When George Reid left his position as executive director of the Illinois State Board of Higher Education, the announcement said he was leaving for personal reasons. But a state audit report released Friday revealed that Reid left amid concerns that he was using a state-financed rental car for his own personal needs, and that this pattern cost the state $6,500, The Chicago Sun-Times reported. The state report also revealed that when Reid was hired, the board knew that in a previous position at Kentucky State University, Reid had been found to be using university funds for personal items, such as a trailer hitch for a boat and a cat scratching post. The newspaper reached someone at Reid's home, but the phone went dead while the person was taking a message for Reid.
The University of Pennsylvania board on Friday rejected a proposal that it sell endowment holdings in tobacco companies, as faculty and student groups have urged. A statement from David L. Cohen, Penn's board chair, noted that the university has established criteria for divestment, and Cohen said that tobacco did not meet a key criterion: being morally evil. "After thorough deliberation, the board has determined that the tobacco proposal does not meet the criterion of establishing that there exists a moral evil," the statement said. "The linchpin of any divestment decision at Penn rests on the interpretation of moral evil, which we would view as an activity such as genocide or apartheid. We fully appreciate and understand the concerns that were raised by those who advocate divestment, and we recognize that reasonable people may disagree on this issue. Nonetheless, it is the carefully considered judgment of the board that the manufacture and sale of tobacco products – which is widely accepted as legal, although significantly regulated, in this country – does not qualify as a moral evil." Cohen did say that the university would not seek to add tobacco holdings and that it would use its influence in companies in which it invests to promote responsible policies.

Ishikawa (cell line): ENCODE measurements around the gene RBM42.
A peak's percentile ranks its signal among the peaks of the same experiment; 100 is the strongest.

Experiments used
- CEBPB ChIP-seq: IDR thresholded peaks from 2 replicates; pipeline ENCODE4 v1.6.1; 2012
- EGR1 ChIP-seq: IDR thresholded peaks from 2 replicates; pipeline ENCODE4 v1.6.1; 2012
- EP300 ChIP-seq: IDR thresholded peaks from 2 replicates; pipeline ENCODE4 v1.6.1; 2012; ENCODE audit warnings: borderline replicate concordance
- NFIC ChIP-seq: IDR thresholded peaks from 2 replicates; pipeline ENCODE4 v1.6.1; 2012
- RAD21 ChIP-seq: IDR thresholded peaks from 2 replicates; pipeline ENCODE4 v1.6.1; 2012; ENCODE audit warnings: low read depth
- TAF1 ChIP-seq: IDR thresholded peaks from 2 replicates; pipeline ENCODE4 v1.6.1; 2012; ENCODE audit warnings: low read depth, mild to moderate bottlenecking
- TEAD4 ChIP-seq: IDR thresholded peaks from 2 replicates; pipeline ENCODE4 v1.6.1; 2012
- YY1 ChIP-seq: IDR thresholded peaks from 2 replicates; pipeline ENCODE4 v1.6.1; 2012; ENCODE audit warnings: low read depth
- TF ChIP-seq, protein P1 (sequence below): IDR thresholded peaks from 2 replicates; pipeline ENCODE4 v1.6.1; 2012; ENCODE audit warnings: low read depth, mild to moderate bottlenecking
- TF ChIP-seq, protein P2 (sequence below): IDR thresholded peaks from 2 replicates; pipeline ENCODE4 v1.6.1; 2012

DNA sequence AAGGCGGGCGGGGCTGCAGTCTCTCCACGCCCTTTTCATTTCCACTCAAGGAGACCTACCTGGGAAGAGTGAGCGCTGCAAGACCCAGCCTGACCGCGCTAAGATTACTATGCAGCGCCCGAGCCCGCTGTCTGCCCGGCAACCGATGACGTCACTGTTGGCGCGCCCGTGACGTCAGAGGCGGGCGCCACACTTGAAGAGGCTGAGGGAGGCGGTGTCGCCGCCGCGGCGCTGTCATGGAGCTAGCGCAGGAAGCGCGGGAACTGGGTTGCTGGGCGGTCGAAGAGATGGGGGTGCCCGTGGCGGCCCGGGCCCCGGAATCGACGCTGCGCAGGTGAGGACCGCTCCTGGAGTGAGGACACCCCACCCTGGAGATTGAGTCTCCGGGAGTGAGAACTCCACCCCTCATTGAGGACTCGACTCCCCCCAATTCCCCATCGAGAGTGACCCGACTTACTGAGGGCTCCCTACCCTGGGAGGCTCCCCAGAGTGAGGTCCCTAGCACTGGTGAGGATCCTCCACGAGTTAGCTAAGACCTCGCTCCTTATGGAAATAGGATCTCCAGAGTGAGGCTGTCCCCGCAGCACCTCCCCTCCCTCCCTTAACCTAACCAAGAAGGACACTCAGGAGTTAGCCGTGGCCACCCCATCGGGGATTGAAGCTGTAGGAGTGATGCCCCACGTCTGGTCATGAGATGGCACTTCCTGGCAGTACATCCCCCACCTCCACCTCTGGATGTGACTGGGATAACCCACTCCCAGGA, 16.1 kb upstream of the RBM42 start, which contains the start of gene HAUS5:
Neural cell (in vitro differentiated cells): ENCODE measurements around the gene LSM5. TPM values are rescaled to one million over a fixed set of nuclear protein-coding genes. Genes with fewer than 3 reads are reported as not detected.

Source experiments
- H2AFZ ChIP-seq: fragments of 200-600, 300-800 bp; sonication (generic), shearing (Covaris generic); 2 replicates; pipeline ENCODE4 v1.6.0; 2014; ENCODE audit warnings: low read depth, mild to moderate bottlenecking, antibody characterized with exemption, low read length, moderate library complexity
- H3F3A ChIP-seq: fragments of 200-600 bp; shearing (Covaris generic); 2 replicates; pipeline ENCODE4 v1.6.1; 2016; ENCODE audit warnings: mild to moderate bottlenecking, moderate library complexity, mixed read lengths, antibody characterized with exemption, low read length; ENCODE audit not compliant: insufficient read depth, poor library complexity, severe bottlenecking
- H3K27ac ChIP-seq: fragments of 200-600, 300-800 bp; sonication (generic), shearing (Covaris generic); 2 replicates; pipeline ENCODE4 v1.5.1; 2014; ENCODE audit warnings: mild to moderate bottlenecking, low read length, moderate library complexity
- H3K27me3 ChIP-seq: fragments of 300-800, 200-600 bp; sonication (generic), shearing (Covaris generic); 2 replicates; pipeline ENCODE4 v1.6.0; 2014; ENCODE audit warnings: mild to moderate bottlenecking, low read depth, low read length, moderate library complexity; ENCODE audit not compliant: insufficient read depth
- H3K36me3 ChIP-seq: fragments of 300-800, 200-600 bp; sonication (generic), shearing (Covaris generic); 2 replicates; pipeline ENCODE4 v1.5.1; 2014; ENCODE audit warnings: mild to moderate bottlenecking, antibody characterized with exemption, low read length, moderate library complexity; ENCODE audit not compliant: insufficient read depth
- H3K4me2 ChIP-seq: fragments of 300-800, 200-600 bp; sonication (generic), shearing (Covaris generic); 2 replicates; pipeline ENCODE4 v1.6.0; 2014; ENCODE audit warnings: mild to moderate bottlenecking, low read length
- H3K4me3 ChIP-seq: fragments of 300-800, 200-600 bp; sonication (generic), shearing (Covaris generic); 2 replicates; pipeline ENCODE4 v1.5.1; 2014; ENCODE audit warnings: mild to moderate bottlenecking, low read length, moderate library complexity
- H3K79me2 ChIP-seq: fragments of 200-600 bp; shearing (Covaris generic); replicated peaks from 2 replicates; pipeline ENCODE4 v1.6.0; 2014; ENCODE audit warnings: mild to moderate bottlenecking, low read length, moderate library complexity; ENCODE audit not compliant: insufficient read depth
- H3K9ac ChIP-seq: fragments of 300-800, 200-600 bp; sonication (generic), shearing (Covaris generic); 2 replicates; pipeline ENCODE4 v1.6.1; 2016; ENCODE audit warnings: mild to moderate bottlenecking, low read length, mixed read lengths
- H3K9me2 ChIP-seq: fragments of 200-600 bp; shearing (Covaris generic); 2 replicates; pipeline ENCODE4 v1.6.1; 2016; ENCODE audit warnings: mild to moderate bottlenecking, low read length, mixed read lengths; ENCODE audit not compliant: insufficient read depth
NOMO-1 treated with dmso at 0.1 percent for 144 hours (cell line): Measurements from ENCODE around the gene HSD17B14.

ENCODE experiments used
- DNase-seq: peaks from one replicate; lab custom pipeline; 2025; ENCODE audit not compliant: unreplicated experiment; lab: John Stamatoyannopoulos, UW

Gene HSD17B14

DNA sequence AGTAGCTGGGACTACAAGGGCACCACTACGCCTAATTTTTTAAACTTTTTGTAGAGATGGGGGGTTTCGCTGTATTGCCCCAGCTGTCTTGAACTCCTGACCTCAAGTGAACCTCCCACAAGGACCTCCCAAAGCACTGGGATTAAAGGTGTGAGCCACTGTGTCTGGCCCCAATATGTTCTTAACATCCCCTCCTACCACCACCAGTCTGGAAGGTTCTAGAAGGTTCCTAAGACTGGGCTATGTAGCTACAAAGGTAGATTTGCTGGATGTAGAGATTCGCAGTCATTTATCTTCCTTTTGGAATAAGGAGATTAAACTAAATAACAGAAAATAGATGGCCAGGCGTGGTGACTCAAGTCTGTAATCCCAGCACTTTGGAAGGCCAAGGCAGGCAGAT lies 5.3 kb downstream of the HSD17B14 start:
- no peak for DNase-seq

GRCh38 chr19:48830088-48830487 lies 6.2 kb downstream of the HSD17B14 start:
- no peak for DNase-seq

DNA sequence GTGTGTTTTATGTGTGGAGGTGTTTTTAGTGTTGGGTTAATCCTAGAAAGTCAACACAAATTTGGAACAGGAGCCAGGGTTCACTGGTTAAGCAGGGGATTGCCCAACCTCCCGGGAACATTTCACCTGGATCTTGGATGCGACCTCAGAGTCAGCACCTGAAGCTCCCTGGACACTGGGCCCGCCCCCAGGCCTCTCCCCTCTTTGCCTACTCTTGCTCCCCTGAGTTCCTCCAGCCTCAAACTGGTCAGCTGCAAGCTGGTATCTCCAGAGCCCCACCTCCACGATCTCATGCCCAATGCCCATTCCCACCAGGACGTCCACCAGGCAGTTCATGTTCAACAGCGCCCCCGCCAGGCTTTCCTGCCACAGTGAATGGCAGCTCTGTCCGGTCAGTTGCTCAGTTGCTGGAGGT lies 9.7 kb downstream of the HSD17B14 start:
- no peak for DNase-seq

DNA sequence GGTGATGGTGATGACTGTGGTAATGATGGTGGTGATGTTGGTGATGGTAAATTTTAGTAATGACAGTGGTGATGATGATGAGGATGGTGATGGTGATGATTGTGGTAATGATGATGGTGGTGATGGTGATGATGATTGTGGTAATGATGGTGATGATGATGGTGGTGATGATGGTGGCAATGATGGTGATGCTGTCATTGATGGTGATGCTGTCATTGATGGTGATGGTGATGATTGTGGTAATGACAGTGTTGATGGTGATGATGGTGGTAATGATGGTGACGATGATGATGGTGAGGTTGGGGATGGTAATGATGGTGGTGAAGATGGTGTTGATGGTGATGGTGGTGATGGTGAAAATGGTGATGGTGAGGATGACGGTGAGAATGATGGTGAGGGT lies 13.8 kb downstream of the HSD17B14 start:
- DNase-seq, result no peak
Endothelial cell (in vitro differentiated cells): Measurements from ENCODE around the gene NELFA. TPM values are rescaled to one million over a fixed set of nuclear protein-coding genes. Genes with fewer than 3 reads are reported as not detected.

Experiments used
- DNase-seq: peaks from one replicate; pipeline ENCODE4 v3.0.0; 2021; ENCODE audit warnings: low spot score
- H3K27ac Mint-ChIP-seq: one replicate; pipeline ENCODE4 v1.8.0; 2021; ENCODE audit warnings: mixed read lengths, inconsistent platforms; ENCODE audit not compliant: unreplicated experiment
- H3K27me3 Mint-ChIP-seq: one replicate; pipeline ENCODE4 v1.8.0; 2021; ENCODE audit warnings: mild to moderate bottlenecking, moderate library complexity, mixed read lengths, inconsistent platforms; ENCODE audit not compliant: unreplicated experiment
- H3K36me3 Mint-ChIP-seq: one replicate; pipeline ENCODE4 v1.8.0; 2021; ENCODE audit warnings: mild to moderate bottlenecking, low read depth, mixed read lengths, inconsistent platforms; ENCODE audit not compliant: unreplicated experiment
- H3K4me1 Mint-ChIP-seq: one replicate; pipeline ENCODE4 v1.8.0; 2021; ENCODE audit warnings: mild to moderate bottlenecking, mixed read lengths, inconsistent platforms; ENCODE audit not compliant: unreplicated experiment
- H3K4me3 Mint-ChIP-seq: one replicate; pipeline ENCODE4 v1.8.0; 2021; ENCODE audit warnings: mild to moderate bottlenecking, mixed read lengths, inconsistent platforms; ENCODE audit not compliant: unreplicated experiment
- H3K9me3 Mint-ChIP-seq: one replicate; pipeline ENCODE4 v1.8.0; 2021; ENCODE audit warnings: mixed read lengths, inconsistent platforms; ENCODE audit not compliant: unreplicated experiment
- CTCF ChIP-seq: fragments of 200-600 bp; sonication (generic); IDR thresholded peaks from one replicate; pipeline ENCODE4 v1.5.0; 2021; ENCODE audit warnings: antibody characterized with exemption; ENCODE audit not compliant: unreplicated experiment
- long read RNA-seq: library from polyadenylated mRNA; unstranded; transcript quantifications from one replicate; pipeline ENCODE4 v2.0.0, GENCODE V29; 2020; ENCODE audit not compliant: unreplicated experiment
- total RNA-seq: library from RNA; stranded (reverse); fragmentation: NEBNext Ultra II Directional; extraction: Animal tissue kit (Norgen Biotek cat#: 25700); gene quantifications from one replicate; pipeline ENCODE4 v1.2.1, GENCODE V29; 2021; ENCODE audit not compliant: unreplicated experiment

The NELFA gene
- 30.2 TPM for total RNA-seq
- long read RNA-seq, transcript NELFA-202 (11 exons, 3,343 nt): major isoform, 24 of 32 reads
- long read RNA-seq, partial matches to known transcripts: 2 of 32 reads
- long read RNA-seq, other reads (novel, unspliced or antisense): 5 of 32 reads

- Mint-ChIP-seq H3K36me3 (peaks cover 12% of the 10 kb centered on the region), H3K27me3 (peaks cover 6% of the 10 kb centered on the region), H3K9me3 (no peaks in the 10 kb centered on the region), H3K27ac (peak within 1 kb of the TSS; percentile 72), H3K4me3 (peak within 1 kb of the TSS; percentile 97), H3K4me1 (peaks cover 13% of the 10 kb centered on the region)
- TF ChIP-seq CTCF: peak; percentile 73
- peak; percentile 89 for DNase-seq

Chris Feudtner, a professor of medical ethics who has helped advocate for divestment, had this reaction via email: "Open and vigorous debate can lead to positive change. Today the trustees of the university took action to prospectively divest from tobacco holding, to use what holdings it retains to advocate for the cessation of tobacco marketing to minors and the curtailment of marketing in the developing world, and to avow the university's commitment to improving the health of individuals and the public by diminishing the harm caused by tobacco. While these steps do not constitute total divestment, they represent a victory for better aligning our institutional values and actions."
Education Department proposes new federal regulations that would require universities to report incidents of dating and domestic violence as well as sexual assault, and let accusers and the accused have advisers during disciplinary hearings.
The CEO and two other senior officials of the Harvard Management Co., Harvard University's investment arm, are leaving their jobs or plan to do so soon, following years of disappointing investment returns, Bloomberg reported. For the five years ending June 30, 2013, Harvard saw average returns of 1.7 percent, compared to 6.8 percent at Columbia University and 5.4 percent at the University of Pennsylvania.
The University of Southern California and the Scripps Research Institute are in talks about an affiliation or even an acquisition of the institute by the university, The Los Angeles Timesreported. Scripps is an acclaimed free-standing research institute with campuses in California and Florida. Officials cautioned that there is no imminent agreement, just a continuing discussion.